• Green – Build a ship of the smallest size for any color of a ship that you have in the target star system, as long as the starship you’re building is in the same system as a green color and the wanted color is available in the global inventory

  • Red – Attack an opponent’s ship in the same star-system as the red color, as long as the starship you’re attacking is the same size or smaller as a starship that you control in the same system

As shown, most of the actions associated with the colors directly depend on and manipulate the global inventory. That being the case, most games of Homeworlds revolve around the players trying to gain control of one or more colors and sizes in the global inventory. While eliminating your enemy is the ultimate goal, that goal cannot be met if you’re unable to perform certain actions.


The final rule to mention is called the catastrophe rule. On their turn, a player can declare a catastrophe in a star-system if there are 4 or more of the same color in that star-system. When a catastrophe occurs all stars and starships of that color are removed from the system and returned to the global inventory. This is a powerful technique that is critical to keep in mind lest you find yourself with less ships or a missing start in your homeworld.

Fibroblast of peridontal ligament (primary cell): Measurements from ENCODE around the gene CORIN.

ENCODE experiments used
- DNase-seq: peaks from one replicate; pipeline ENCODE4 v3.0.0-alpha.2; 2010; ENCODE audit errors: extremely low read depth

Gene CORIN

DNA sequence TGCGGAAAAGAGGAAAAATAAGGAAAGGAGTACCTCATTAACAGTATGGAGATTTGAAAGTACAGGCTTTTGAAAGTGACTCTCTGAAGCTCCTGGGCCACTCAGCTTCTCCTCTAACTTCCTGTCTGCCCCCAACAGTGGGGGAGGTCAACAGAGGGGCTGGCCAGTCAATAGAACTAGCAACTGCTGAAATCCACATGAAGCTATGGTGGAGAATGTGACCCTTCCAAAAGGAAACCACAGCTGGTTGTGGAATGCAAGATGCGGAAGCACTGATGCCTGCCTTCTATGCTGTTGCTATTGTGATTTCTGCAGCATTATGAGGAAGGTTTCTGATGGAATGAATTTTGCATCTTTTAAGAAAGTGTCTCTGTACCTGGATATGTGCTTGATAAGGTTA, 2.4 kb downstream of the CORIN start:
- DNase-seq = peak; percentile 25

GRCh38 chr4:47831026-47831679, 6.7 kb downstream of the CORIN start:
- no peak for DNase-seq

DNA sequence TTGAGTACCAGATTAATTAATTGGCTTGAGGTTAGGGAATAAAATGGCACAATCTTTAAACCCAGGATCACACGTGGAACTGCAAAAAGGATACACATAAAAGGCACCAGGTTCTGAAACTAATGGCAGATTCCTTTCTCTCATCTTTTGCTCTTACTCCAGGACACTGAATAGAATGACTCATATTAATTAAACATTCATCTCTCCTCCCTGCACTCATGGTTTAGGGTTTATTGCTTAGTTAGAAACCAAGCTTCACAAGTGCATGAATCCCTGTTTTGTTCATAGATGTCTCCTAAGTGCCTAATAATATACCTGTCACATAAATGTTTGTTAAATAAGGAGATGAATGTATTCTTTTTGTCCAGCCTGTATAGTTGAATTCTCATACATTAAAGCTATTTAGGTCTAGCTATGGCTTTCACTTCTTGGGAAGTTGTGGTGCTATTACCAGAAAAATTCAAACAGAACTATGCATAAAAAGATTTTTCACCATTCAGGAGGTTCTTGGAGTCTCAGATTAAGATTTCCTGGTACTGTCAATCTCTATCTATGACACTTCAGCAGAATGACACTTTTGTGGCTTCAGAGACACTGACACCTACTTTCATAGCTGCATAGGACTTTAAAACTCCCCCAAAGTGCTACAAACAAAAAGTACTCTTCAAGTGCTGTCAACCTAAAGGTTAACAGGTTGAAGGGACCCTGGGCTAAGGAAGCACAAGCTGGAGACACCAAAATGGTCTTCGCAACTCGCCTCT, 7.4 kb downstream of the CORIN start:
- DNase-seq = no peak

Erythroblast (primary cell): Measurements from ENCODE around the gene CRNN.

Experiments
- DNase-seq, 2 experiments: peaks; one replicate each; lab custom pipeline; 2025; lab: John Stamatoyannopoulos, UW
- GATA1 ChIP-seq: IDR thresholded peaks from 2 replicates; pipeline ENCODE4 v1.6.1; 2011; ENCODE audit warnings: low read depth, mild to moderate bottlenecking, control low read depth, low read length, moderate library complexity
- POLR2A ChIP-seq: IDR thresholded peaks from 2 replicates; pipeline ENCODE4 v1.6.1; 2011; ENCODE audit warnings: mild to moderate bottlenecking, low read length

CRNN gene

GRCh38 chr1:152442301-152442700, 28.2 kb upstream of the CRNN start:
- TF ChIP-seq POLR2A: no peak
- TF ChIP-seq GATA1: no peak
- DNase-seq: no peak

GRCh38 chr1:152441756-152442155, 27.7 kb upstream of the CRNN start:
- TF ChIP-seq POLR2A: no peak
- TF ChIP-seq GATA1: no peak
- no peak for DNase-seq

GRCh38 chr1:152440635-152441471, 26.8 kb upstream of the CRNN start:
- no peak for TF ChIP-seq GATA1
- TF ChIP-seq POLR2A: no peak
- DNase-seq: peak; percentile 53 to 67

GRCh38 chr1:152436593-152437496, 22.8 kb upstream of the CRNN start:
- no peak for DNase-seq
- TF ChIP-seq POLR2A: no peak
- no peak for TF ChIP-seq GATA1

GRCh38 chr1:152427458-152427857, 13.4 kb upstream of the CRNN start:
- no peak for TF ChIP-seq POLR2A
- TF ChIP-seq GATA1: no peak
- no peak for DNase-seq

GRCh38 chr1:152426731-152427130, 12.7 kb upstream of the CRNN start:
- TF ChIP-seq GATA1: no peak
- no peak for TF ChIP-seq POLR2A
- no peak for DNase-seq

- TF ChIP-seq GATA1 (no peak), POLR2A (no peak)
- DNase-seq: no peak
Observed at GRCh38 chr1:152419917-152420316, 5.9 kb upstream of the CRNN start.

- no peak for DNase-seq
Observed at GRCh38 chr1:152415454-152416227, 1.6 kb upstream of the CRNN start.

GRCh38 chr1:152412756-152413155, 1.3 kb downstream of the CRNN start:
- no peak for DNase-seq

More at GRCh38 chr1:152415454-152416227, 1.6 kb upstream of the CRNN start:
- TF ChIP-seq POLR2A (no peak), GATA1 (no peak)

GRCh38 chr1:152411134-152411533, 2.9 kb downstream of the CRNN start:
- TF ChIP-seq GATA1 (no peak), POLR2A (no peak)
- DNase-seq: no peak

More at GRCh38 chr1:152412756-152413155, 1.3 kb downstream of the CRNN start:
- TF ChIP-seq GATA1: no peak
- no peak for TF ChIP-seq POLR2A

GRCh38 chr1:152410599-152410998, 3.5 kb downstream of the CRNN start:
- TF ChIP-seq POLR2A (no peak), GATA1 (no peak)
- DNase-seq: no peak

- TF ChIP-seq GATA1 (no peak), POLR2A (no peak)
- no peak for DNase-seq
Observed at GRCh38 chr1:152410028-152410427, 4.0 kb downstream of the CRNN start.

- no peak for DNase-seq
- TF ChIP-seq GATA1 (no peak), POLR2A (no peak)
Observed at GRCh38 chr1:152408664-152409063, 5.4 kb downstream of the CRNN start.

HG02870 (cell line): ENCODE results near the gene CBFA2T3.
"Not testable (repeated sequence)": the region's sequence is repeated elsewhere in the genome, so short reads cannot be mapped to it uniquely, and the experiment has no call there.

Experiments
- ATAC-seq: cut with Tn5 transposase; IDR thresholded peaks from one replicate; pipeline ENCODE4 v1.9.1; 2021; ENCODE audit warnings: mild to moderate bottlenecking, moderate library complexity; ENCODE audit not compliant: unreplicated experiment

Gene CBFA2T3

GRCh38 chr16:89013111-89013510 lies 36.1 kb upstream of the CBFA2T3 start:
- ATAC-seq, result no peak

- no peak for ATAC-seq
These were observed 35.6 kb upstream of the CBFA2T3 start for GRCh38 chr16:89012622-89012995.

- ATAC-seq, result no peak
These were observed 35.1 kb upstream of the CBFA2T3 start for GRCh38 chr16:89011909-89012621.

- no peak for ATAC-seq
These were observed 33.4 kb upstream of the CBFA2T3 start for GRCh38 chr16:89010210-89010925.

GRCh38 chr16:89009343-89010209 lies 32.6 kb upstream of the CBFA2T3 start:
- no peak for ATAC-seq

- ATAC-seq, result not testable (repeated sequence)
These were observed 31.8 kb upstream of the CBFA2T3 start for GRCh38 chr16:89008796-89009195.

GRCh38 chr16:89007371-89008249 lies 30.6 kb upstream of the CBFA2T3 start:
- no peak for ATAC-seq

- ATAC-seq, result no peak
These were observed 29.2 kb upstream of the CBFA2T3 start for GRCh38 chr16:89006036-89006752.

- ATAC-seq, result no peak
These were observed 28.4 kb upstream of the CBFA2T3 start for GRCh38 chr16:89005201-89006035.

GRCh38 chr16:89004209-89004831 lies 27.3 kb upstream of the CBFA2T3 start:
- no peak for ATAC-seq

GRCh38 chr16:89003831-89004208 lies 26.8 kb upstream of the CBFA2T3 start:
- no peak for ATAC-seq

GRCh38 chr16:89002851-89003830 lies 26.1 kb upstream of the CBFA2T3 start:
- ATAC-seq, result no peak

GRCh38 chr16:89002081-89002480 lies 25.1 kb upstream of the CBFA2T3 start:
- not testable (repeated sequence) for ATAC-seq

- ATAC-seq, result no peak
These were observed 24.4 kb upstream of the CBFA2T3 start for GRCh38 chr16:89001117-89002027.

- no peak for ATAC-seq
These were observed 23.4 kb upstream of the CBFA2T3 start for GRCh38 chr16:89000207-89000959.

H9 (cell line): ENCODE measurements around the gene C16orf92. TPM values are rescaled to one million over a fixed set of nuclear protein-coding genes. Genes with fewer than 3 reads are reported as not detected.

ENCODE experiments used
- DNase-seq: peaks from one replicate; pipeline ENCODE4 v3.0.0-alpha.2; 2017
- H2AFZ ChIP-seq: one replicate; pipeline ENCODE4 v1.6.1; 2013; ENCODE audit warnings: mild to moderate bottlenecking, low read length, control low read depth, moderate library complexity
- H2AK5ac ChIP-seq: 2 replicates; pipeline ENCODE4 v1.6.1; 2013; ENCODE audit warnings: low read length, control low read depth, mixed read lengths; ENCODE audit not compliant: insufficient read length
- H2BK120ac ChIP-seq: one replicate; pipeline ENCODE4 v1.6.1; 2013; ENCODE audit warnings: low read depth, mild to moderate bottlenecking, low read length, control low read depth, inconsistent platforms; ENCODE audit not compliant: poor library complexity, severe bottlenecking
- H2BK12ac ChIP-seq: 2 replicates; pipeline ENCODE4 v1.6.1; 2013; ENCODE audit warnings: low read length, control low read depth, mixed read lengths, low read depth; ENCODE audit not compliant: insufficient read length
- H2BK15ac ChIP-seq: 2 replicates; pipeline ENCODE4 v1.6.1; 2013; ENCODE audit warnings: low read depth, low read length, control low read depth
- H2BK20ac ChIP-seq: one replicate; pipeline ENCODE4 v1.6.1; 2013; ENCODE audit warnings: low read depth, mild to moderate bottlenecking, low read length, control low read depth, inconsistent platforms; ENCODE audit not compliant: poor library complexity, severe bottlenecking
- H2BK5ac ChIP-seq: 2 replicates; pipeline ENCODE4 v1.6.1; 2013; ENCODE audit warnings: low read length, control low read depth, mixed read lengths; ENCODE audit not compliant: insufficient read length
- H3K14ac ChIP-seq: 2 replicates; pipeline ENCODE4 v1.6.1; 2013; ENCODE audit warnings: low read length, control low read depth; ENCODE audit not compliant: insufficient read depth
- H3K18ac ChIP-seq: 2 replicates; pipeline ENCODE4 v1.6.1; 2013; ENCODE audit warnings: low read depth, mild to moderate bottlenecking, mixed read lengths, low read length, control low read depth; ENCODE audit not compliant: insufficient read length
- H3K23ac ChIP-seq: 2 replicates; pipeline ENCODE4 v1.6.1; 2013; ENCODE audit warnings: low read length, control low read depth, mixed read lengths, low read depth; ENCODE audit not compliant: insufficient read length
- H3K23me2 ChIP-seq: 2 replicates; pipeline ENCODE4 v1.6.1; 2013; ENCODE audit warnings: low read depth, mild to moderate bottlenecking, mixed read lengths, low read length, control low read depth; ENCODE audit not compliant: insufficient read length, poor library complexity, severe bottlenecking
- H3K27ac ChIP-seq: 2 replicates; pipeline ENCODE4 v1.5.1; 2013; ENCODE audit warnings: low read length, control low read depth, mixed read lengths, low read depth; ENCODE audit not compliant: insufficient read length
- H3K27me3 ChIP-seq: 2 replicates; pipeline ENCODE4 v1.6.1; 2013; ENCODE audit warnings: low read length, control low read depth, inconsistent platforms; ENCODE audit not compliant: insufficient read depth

Simple strategies and observations

I mentioned in the beginning of this post that I have fallen in love with this game. Sadly however, it seems as if my love is an unrequited love indeed. Since my first game in January 2014 I managed to lose in every conceivable manner. Perhaps this speaks to the depth of Homeworlds that a person can play a dozen times and never lose the same way twice.

The first thing that a player realizes when starting to play Homeworlds is that at any given moment there are a dizzying array of options available. However, there are a few general principles to keep in mind in the early games that will help.

  1. The first few moves for both players will tend to be exactly the same, every time (i.e. build a small green, then trade it for another small of a color not in your homeworld).

  2. If you do not start the game with the color blue somewhere in your homeworld then you’ll experience much pain in your game. This especially holds true for beginners.

  3. If you do not start the game with the color green somewhere in your homeworld then you’ll probably lose your game. This especially holds true for beginners.

  4. Try to get at least one of each color in each system that you occupy. This will help you to diversify color, avoid being shut out of colors, and to avoid catastrophes.

  5. It seems to be a game where it would be difficult to develop a personal style. From what I’ve seen, the choice of homeworld sizes and colors and the played pieces in the early game tend to dictate how the rest of the game will play out.

  6. It’s a shame that the black pyramids (in the Treehouse colors) are not used. My son and I have toyed around with using black as black holes and cloaking devices, but neither has stuck and both add extra-fiddly to the game.